Open letter to Midwives, Doulas and Pregnancy Support workers

I don’t believe it matters what industry you work in; people will always ask you for your opinion on a topic we might know little about. Don’t get me wrong, after years in a profession we can start to get more of an idea of sub-categories of information.

The amount of times I, as a dog trainer, have been asked whether a dog should need to go to a vet due to …… is amazing. I am not a vet. My response is to send the client to a vet, better safe than sorry.

There are also times, when I do spot something, maybe a limp or something outside of “normal” in the way a dog behaves or moves. When this occurs, I will bring it up with the client and recommend a vet visit.

Knowing where your knowledge ends and another begins is very valuable in all fields.

This last week has presented this to me from another angle. I have a new client with a dog and a newborn. They attended their prenatal appts and sessions with their chosen hospital, during this time they mentioned they had a dog and what should they do. The person they were dealing with provided some information that wasn’t wrong but was incomplete. Without knowing more about the dog or the home environment this has caused problems.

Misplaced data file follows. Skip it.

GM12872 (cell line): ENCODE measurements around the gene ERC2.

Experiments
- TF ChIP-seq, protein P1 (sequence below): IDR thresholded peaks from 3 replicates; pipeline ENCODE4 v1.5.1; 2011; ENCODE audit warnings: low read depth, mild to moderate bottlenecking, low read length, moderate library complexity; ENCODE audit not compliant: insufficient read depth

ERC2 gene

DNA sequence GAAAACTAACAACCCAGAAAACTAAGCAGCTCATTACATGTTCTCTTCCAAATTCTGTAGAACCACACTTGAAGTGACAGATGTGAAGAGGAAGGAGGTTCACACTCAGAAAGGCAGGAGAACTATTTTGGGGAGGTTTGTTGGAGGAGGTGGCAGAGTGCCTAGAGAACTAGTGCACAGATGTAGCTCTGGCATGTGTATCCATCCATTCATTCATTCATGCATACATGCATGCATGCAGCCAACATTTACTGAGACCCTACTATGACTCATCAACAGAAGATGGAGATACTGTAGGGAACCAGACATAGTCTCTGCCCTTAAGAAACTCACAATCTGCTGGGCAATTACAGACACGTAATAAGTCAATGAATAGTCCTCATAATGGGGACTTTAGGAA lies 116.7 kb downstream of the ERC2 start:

This dog has over arousal, overly clingy to the parents. He is now showing aggressive like behaviours to the newborn.

The person is an absolute expert in their field, whether it be midwife, doula or nurse. However, they are not trained to understand dogs, this little bit of offered information was not substantial enough to provide safety at the home. To help the dog adjust. Knowing when to refer and who to refer to is so important.

The services I can offer a person in this situation can make all the difference to success. Timing is important though. A dog needs time to adjust, training also takes time. Most expectant parents get 7mths to prepare. Once a baby is born, the behaviour has escalated and we are now fighting an up-hill battle.

Please, if you work with expectant parents and they ask you about their dog and preparing them for a baby, or how to introduce a dog and baby, please refer.
Acknowledge where your understanding stops, and another begins. Have supporting material, flyers and business cards ready.

As a pregnancy support service, you are wanting to see happy healthy babies knowing that their home is secure and safe. Let me help.

If you would like to know more about my services, I invite you to attend a Dogs and Storks seminar. I am also willing to come to your work and provide an information service to help get things underway.

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